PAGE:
Isolate, Isolate

January 06, 2012 By: kajay Category: Best Practices, Kajay's Best, Lice combing, Morgellons

Is it just me or do parasites naturally gravitate to the warmest, friendliest place in their world: MY HEAD. Early on I was still shampooing in the shower, and dodging nasty bites as I washed them out of my hair. My first trick was lathering up top-down, then rinsing top-down, turning around under the water till the lather was off, and then hopping out of the shower. I’ve learned a thing or two since then. What do I recommend that you might not find on the internet (or you might)?


I have saved myself from much worse contamination by using the kitchen sink for everything from the neck up, covering my hair, and THEN showering the rest of me. Once I am done with my hair, it remains covered until it is time to get ready for work the next morning. Failure to follow this simple rule has cost me many miserable hours. So, in extreme detail, here is my nightly routine:


Vinyl Gloves

Use gloves. I prefer vinyl. They hold up longer than latex.

Runoff is Baaaad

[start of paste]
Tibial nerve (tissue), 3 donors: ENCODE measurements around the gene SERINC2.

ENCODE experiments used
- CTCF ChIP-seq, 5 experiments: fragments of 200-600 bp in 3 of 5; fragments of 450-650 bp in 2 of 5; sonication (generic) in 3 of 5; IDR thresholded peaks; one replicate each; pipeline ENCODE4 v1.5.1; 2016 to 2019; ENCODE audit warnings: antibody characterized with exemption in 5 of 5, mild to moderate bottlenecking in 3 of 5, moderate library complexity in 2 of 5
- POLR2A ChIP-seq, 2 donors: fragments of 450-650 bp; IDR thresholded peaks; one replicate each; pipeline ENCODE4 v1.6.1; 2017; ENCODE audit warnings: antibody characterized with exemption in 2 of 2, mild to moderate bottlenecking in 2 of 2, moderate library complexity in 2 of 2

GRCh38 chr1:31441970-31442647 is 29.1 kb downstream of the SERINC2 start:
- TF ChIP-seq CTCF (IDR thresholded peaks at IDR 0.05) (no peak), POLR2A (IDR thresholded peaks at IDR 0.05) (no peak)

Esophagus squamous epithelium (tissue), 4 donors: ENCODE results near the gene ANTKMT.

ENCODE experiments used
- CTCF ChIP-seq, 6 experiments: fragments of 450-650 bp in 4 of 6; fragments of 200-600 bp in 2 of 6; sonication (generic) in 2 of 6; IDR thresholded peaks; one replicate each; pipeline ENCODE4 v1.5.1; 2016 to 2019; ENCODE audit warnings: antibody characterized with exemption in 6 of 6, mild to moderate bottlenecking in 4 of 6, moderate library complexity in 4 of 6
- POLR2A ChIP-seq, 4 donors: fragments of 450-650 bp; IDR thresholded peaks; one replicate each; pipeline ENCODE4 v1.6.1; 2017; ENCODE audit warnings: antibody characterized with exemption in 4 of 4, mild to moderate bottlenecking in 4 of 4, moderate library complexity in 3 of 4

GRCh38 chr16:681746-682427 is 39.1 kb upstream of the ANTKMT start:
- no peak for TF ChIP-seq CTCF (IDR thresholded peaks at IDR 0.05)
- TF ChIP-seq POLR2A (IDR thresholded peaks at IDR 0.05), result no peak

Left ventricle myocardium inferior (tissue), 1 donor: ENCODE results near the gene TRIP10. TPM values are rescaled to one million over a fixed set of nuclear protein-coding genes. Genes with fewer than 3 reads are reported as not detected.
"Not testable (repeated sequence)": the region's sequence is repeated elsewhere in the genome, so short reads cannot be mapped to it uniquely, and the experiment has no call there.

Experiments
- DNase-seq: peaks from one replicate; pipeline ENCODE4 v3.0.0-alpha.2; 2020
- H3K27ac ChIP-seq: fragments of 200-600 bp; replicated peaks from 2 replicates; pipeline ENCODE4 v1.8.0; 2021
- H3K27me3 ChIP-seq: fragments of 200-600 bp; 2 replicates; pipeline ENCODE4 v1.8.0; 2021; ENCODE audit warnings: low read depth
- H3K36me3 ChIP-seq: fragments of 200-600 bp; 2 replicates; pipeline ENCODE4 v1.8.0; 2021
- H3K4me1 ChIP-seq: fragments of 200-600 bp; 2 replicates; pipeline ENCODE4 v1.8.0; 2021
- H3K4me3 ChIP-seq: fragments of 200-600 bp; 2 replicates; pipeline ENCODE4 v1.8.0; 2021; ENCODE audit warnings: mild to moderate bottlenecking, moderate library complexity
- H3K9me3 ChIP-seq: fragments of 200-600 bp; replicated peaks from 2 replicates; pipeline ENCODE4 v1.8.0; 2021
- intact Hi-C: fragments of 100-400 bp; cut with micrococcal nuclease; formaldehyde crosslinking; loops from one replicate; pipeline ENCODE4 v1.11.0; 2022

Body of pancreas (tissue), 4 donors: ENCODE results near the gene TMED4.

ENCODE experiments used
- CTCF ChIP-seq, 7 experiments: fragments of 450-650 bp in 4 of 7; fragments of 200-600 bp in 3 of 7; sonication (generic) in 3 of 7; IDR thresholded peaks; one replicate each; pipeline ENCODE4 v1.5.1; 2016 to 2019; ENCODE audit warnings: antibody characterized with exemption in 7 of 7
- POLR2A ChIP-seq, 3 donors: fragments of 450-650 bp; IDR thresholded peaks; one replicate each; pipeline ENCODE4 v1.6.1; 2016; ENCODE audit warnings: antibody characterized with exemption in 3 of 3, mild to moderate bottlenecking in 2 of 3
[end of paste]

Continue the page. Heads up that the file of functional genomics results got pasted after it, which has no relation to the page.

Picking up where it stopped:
Never let water run from hair onto face. EVER. What to use is another discussion. How to comb, google it. Lice comb. Every day, twice on bad days. I use a very very fine-toothed metal comb. There are a couple sold on the internet that work fine. I pull the comb through once then scrub gently with a dish scrubbing brush, and repeat till no matter where I comb, or in what direction, the comb is clean. I soak comb and dish brush overnight in water with something unfriendly to critters. I think it is the overnight part that really does the trick. I soak them in the top of a 100-count computer disk spindle. Works just fine. I keep a couple in the shower to soak those implements, too.

Eye-Saving Technique

Here is a tip that may save your eyes, literally. When you are combing, make sure you do not run the water in the sink very fast. You want to avoid splashing it in your eyes. From the moment you pick up your scrub brush to clean your “harvest” out of your comb, your eyes should be closed, and you should be operating by touch.

Scrub slowly to avoid the spring action that occurs if you are brushing hard and the brush suddenly goes off the comb. Where and how you are standing, that would almost certainly fill your eyes with contaminated water.